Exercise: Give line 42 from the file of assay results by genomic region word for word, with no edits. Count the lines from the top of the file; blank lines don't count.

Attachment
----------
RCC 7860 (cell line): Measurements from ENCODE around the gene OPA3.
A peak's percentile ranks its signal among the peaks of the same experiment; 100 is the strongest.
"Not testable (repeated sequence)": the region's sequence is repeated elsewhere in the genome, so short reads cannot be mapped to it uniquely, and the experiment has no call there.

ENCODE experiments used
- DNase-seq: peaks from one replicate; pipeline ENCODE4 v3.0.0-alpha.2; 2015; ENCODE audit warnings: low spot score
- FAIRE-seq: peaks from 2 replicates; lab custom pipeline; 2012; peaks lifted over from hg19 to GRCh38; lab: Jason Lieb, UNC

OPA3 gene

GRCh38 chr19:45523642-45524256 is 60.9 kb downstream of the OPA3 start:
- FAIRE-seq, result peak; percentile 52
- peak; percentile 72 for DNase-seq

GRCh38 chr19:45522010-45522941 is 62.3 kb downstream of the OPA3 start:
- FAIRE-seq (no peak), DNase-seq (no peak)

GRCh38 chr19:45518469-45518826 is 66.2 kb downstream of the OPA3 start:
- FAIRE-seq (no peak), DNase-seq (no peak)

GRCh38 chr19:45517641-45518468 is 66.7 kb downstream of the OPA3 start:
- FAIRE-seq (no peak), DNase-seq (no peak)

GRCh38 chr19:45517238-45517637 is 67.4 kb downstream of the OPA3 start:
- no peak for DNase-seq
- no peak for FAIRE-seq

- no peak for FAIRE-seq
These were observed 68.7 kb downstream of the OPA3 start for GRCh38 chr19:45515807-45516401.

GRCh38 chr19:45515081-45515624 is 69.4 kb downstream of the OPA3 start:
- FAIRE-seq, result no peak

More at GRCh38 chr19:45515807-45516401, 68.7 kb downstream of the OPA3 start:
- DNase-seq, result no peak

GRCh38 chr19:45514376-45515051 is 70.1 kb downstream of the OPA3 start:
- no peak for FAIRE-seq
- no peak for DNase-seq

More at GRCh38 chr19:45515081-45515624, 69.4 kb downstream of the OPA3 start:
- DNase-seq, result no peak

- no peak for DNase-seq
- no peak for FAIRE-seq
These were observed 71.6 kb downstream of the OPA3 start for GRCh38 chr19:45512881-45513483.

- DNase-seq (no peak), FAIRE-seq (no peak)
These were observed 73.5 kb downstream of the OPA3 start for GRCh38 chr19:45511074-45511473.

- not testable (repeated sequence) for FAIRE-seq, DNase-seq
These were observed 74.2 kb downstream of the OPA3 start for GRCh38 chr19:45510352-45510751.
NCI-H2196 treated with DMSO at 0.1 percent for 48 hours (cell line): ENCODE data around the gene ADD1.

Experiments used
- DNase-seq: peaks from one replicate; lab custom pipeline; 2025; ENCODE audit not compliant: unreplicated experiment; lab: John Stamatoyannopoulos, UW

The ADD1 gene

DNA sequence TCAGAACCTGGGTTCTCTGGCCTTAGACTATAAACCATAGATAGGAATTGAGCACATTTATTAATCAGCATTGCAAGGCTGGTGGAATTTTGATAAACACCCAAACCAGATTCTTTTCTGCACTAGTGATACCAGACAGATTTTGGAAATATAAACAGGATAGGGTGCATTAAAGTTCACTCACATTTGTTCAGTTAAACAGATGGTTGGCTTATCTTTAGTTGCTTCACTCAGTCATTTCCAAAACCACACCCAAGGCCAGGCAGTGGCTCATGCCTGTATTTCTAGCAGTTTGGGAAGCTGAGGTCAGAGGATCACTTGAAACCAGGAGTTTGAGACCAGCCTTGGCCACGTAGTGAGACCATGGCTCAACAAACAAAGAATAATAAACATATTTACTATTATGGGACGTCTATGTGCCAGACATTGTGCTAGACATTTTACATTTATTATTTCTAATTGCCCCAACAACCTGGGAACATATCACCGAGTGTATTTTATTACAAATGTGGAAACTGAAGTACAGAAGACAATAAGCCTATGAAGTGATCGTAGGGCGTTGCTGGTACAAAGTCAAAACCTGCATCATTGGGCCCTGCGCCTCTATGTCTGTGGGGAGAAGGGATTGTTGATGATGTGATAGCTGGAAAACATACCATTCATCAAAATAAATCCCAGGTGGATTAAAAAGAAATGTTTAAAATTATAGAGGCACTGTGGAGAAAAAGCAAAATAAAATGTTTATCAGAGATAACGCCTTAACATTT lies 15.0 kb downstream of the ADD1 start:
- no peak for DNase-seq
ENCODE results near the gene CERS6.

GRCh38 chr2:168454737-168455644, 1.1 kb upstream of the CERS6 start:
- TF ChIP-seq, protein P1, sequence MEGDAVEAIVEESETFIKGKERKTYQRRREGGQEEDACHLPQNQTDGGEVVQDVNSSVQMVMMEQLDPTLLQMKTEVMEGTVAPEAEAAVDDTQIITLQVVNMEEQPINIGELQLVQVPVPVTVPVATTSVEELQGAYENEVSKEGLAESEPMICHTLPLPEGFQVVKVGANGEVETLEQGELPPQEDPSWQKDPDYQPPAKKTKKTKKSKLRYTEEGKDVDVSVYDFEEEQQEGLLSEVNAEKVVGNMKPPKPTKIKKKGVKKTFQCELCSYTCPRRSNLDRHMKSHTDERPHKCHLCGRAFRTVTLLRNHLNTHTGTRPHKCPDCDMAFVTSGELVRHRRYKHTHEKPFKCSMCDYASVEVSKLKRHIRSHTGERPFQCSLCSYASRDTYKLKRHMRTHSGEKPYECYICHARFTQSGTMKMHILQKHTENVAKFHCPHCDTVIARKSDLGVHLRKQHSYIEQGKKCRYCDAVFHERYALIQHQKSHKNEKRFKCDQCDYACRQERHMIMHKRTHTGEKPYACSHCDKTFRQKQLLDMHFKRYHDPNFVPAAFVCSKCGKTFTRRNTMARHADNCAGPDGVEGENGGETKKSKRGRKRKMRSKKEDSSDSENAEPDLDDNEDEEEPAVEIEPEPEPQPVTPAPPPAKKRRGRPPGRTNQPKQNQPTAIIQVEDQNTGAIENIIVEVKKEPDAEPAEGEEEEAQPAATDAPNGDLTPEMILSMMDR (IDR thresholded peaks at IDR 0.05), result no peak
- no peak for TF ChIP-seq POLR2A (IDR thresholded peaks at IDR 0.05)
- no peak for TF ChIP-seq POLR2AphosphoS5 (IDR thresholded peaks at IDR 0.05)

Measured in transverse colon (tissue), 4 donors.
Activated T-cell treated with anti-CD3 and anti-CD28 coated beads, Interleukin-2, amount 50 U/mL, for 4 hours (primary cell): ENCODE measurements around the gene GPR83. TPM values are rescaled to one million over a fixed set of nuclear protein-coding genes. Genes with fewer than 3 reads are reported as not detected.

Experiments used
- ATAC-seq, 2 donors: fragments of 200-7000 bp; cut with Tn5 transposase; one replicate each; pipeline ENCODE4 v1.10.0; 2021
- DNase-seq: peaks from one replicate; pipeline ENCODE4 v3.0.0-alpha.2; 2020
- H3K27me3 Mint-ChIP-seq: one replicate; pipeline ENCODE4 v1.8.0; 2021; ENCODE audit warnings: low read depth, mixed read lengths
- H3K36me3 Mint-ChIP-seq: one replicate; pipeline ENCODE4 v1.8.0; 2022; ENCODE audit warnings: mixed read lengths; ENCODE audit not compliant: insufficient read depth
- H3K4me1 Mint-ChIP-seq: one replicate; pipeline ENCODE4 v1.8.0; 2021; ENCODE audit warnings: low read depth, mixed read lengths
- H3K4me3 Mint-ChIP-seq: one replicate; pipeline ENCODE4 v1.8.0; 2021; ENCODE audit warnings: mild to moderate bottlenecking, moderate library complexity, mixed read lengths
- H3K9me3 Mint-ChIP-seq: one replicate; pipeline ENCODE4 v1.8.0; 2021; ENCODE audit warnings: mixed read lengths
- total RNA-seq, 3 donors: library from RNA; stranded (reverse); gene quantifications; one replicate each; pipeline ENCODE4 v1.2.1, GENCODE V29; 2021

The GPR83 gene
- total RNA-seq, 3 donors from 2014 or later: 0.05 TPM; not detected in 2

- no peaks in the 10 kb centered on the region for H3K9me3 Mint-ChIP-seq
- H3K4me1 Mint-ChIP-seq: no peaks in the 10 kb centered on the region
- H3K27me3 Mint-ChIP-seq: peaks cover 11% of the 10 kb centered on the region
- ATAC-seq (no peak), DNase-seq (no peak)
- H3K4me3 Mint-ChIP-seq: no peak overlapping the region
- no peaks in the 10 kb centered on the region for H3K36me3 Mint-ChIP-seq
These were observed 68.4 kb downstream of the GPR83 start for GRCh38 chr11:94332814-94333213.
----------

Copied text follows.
DNA sequence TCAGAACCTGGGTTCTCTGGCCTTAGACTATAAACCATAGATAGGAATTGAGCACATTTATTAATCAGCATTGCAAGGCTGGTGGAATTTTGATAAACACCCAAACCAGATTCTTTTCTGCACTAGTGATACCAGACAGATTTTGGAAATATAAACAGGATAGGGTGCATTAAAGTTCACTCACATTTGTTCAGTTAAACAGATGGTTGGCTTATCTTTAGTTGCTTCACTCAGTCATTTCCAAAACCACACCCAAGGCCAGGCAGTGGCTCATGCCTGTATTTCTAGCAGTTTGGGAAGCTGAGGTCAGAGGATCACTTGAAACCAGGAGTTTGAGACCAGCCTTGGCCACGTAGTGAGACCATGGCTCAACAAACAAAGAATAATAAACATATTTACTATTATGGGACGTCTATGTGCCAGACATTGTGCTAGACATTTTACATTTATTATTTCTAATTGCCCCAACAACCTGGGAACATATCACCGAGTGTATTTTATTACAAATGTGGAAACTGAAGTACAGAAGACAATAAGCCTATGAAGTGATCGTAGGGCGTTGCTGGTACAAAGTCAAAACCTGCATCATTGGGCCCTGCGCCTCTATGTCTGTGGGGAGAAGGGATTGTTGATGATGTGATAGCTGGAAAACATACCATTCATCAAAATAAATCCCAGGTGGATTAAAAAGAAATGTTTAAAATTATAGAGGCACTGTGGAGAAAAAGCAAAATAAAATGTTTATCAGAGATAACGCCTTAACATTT lies 15.0 kb downstream of the ADD1 start: